Many employers take time to draft their employee handbook only to see their workers take it and read a few pages then stow it away in a drawer. Most employees don’t ever take another look at it again — until there is a problem.
This often happens when someone is told that they violated a policy or they need to see how they should handle a situation if a problem arises. Every employer should have a well-written employee handbook in place for the above-referenced reasons. It sets the ground rules for how your workplace functions and may aid you in avoiding potential litigation.
The U.S. Department of Labor requires you to include certain details in an employee handbook. You may include others to protect your company’s interests.
Details you must definitely include in your employee handbook
You should take time to learn about the local, state and federal laws that apply to your industry and company. You should then clearly state in a disclaimer in your employee handbook that you plan to abide by all of them.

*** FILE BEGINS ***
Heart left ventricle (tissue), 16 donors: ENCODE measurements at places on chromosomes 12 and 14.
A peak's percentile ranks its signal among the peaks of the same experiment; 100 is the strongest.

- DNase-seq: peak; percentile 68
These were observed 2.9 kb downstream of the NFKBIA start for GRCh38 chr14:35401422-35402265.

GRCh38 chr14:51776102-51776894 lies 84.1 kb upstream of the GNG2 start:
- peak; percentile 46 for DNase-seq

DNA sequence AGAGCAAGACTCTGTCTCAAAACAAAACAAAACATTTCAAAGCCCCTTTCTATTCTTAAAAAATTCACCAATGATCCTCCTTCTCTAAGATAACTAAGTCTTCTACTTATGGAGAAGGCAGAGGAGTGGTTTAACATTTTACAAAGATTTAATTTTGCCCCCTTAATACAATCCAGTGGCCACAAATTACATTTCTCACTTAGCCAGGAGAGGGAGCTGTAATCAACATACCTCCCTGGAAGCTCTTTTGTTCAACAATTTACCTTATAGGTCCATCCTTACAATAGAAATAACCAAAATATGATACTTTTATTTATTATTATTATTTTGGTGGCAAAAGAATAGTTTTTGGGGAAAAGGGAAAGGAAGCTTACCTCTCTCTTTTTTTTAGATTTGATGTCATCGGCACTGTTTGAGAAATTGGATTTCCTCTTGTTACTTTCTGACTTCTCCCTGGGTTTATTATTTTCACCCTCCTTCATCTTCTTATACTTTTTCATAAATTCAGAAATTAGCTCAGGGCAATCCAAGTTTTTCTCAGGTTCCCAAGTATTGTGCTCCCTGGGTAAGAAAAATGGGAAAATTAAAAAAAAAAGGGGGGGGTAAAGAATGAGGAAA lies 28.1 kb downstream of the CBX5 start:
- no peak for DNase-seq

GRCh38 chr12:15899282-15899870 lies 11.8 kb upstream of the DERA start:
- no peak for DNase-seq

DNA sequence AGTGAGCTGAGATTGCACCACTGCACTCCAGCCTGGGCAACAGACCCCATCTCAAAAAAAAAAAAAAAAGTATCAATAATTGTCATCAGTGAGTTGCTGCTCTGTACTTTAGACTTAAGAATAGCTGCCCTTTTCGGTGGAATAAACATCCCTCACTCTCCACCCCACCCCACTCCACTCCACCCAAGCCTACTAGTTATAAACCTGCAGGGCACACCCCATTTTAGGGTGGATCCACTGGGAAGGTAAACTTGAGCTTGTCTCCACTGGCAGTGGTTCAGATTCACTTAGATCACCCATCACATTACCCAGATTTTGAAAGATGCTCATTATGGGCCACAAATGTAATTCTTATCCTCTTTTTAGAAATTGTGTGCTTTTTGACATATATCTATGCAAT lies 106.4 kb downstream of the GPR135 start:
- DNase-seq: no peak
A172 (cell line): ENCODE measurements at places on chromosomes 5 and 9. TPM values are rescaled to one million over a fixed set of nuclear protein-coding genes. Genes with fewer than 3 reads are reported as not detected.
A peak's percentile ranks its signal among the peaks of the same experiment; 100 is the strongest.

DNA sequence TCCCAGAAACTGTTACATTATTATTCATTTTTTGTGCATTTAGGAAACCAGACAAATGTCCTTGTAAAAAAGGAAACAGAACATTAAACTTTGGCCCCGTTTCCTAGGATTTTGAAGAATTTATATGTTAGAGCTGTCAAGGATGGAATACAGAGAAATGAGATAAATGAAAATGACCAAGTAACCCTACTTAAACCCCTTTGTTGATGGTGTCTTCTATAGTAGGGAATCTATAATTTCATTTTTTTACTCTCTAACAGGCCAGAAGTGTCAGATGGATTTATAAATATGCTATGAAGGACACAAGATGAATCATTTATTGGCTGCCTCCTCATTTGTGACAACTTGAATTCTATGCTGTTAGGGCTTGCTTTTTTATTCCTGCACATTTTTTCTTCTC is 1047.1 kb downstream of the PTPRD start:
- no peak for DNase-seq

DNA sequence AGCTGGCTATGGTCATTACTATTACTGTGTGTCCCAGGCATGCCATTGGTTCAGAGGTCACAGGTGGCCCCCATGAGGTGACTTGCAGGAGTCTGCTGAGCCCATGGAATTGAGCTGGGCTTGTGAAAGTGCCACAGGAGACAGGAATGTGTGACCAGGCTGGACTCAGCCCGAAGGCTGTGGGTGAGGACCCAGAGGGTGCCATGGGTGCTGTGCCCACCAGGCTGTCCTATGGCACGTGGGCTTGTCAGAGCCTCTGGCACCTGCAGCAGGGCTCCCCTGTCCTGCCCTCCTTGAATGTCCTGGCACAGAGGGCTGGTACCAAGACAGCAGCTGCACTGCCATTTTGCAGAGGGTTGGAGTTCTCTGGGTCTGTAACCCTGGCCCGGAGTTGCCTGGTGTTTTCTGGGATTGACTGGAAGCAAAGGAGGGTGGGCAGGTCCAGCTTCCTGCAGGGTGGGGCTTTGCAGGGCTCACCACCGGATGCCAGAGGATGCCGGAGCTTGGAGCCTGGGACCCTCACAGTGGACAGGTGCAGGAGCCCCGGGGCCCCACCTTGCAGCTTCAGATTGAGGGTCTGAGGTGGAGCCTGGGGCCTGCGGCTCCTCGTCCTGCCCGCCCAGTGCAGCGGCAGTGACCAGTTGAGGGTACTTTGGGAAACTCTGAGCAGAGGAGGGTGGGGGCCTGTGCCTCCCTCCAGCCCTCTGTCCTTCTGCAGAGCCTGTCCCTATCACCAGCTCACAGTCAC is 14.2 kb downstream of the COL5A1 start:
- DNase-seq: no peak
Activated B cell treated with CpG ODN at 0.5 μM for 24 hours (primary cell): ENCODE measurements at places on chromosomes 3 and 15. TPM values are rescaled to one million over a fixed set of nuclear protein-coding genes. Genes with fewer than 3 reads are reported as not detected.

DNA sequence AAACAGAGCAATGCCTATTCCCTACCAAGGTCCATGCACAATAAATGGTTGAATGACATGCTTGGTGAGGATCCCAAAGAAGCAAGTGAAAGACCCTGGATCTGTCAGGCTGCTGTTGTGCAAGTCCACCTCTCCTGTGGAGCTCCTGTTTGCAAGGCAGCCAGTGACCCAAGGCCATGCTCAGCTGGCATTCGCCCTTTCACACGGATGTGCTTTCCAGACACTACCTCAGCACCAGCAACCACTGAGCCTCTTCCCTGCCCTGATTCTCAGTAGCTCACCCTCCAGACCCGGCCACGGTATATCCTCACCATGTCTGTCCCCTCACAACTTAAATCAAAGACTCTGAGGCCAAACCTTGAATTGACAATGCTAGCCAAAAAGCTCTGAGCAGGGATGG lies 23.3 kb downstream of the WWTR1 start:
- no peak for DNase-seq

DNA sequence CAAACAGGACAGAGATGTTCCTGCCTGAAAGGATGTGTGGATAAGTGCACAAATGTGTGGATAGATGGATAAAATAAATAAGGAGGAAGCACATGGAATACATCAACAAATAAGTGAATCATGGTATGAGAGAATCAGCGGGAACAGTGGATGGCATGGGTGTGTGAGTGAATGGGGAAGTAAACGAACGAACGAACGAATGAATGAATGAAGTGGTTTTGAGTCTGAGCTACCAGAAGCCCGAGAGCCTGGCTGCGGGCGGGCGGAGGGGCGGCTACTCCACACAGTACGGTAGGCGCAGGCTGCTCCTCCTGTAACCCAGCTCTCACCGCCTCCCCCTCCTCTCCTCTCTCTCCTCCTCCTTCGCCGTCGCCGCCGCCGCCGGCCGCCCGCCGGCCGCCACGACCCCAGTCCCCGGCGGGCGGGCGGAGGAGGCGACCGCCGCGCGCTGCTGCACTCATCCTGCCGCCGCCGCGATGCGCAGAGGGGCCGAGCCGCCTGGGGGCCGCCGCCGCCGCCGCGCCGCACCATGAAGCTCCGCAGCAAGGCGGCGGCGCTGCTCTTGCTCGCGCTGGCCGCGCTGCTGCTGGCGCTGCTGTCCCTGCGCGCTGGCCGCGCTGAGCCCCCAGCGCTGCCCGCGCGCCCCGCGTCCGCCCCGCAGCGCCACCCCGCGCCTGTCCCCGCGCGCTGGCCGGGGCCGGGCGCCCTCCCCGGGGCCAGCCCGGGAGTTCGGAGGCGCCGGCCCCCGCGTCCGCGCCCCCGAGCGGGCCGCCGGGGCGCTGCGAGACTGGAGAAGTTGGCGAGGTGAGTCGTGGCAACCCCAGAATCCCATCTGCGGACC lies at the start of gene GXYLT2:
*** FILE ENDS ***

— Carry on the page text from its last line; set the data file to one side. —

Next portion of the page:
One important law that you’ll want to be clear about supporting is equal employment opportunity laws that prohibit workplace discrimination. Another one is the Family Medical Leave Act.
You should also include any local or state statutes related to worker rights if activated by the military, their right to express milk post-partum, entitlement to serve jury duty and their ability to take leave after falling victim to a crime.
Other details employee handbooks should include
Your employee handbook should be divided into department-specific sections if different rules apply to different sectors in your business. You should also include an effective date so that employees can track which version of the handbook is the most recent.
It’s also important that you always have your employees sign an acknowledgment receipt confirming they received the handbook. This may help you in dealing with liability issues should they arise in the future.
Getting started on your employee handbook
Drafting an employee handbook can seem like a daunting process, especially if you want to ensure that it covers all your bases. An attorney can help identify the laws that apply to your line of work or industry and advise you of all the necessary details you should include in this handbook.